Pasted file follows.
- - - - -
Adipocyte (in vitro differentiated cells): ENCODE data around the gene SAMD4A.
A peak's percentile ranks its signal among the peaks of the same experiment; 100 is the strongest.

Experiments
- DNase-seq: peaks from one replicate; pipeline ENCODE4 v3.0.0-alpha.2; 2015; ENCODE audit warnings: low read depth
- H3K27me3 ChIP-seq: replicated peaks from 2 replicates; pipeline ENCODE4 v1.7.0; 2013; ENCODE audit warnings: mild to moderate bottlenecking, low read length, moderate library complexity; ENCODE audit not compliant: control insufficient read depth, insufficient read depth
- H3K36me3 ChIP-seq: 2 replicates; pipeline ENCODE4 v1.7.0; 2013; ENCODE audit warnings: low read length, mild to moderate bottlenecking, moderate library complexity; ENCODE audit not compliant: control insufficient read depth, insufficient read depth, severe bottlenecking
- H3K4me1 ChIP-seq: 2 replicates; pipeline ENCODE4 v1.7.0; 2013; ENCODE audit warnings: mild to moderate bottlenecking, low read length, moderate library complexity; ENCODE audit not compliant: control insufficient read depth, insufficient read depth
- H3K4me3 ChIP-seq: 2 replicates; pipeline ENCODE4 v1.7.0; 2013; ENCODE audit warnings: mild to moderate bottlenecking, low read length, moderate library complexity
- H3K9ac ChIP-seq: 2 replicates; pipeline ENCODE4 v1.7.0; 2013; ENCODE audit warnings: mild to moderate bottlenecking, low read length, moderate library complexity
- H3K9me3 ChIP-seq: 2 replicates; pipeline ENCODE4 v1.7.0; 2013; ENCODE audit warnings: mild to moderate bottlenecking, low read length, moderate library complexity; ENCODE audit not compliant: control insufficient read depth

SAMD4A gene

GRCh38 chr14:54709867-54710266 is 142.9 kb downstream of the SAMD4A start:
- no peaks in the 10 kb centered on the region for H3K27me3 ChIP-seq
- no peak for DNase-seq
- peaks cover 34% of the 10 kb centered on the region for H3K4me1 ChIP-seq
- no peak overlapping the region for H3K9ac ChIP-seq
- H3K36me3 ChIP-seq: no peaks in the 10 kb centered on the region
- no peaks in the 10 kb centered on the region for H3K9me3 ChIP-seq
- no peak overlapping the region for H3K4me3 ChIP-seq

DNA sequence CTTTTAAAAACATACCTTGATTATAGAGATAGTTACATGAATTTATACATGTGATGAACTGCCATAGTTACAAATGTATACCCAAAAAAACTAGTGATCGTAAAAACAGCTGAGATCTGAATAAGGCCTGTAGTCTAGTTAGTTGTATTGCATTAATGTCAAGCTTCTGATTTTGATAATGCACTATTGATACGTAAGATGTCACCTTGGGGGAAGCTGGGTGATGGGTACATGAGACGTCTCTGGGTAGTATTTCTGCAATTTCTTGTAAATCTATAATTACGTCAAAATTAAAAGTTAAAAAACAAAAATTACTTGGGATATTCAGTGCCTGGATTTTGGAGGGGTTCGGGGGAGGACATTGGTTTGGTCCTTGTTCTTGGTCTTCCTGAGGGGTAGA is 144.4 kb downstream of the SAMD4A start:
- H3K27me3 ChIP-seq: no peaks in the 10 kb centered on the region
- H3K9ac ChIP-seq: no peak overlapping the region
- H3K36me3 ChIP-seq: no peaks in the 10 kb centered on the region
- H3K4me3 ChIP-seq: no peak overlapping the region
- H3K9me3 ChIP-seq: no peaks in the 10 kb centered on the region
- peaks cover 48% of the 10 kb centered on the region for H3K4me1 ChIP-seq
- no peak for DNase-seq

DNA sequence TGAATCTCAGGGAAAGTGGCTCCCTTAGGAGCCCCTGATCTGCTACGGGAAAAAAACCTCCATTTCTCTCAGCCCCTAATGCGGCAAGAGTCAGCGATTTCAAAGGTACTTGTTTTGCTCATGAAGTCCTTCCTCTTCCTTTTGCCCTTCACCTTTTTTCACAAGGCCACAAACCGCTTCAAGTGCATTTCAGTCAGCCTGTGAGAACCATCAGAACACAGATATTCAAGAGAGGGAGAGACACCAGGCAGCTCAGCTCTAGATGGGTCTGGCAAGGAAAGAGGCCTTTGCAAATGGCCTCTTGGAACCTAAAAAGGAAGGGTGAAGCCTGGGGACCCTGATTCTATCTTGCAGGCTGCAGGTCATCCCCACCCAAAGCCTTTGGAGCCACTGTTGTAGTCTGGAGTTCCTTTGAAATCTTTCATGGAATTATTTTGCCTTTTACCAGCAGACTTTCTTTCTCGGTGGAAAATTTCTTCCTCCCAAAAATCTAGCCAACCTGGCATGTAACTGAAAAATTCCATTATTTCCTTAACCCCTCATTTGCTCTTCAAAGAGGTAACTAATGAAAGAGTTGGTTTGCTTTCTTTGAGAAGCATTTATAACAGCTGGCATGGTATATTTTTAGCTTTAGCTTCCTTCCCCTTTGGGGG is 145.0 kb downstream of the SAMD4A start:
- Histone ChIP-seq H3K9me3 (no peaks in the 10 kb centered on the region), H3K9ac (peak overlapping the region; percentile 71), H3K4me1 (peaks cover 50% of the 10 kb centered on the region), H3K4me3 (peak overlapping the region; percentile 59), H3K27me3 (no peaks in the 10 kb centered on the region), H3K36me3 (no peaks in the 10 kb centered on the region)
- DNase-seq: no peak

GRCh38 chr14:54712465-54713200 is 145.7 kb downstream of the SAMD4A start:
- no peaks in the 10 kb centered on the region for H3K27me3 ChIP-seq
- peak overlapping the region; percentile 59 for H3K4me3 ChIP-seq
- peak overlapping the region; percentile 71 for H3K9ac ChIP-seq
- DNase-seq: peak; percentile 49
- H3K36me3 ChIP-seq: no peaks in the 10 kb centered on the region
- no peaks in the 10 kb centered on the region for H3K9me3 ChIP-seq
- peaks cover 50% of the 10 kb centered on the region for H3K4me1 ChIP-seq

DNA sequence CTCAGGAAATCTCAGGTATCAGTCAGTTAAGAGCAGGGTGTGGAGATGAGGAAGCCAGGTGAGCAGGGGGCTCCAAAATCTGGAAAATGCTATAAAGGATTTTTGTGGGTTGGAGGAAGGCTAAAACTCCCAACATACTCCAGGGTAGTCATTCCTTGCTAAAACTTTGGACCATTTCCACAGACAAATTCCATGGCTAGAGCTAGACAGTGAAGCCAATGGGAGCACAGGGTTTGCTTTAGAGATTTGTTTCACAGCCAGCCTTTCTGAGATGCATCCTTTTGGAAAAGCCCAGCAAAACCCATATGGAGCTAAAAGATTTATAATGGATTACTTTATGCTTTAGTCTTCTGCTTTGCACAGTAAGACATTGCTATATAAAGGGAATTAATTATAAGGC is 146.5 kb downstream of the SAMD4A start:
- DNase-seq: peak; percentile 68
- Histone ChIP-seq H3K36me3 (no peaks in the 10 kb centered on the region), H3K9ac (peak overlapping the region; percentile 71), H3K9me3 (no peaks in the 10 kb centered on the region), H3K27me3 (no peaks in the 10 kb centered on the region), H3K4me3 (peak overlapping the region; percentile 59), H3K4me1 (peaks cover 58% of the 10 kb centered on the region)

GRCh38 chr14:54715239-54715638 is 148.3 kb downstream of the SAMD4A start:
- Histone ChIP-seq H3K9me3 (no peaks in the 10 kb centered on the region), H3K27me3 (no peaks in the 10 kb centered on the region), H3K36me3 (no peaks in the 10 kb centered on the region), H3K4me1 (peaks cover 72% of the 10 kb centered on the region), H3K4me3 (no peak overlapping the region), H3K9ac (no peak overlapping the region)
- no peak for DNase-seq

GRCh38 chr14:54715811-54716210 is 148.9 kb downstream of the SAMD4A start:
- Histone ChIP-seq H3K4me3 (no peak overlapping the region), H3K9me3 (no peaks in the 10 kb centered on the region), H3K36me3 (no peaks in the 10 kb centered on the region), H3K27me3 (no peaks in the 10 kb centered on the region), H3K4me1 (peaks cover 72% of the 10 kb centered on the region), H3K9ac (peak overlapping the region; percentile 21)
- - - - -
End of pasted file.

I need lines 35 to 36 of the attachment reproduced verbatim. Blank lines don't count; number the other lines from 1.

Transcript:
- DNase-seq: peak; percentile 49
- H3K36me3 ChIP-seq: no peaks in the 10 kb centered on the region